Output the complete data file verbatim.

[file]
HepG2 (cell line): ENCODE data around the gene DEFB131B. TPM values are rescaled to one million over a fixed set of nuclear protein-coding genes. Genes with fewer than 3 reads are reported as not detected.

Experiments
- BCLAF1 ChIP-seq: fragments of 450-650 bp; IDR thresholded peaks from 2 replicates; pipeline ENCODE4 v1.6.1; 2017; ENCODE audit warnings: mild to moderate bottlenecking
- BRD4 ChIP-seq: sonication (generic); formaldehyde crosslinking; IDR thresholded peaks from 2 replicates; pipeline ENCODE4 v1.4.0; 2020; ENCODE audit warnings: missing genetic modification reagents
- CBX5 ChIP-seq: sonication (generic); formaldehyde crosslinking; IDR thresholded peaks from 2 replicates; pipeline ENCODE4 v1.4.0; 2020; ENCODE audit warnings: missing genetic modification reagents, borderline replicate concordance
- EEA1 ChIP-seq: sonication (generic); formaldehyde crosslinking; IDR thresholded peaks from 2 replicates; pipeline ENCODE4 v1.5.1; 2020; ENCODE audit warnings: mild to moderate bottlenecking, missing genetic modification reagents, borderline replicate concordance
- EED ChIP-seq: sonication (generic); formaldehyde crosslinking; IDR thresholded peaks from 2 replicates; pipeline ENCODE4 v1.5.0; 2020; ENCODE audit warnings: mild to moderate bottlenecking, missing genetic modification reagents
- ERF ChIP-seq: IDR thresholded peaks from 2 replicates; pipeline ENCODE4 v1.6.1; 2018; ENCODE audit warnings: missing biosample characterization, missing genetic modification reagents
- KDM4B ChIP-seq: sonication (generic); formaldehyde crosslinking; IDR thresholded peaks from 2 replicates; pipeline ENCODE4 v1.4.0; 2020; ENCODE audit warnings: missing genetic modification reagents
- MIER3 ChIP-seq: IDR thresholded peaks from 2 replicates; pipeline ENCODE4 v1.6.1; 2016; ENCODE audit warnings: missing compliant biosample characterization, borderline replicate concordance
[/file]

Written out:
HepG2 (cell line): ENCODE data around the gene DEFB131B. TPM values are rescaled to one million over a fixed set of nuclear protein-coding genes. Genes with fewer than 3 reads are reported as not detected.

Experiments
- BCLAF1 ChIP-seq: fragments of 450-650 bp; IDR thresholded peaks from 2 replicates; pipeline ENCODE4 v1.6.1; 2017; ENCODE audit warnings: mild to moderate bottlenecking
- BRD4 ChIP-seq: sonication (generic); formaldehyde crosslinking; IDR thresholded peaks from 2 replicates; pipeline ENCODE4 v1.4.0; 2020; ENCODE audit warnings: missing genetic modification reagents
- CBX5 ChIP-seq: sonication (generic); formaldehyde crosslinking; IDR thresholded peaks from 2 replicates; pipeline ENCODE4 v1.4.0; 2020; ENCODE audit warnings: missing genetic modification reagents, borderline replicate concordance
- EEA1 ChIP-seq: sonication (generic); formaldehyde crosslinking; IDR thresholded peaks from 2 replicates; pipeline ENCODE4 v1.5.1; 2020; ENCODE audit warnings: mild to moderate bottlenecking, missing genetic modification reagents, borderline replicate concordance
- EED ChIP-seq: sonication (generic); formaldehyde crosslinking; IDR thresholded peaks from 2 replicates; pipeline ENCODE4 v1.5.0; 2020; ENCODE audit warnings: mild to moderate bottlenecking, missing genetic modification reagents
- ERF ChIP-seq: IDR thresholded peaks from 2 replicates; pipeline ENCODE4 v1.6.1; 2018; ENCODE audit warnings: missing biosample characterization, missing genetic modification reagents
- KDM4B ChIP-seq: sonication (generic); formaldehyde crosslinking; IDR thresholded peaks from 2 replicates; pipeline ENCODE4 v1.4.0; 2020; ENCODE audit warnings: missing genetic modification reagents
- MIER3 ChIP-seq: IDR thresholded peaks from 2 replicates; pipeline ENCODE4 v1.6.1; 2016; ENCODE audit warnings: missing compliant biosample characterization, borderline replicate concordance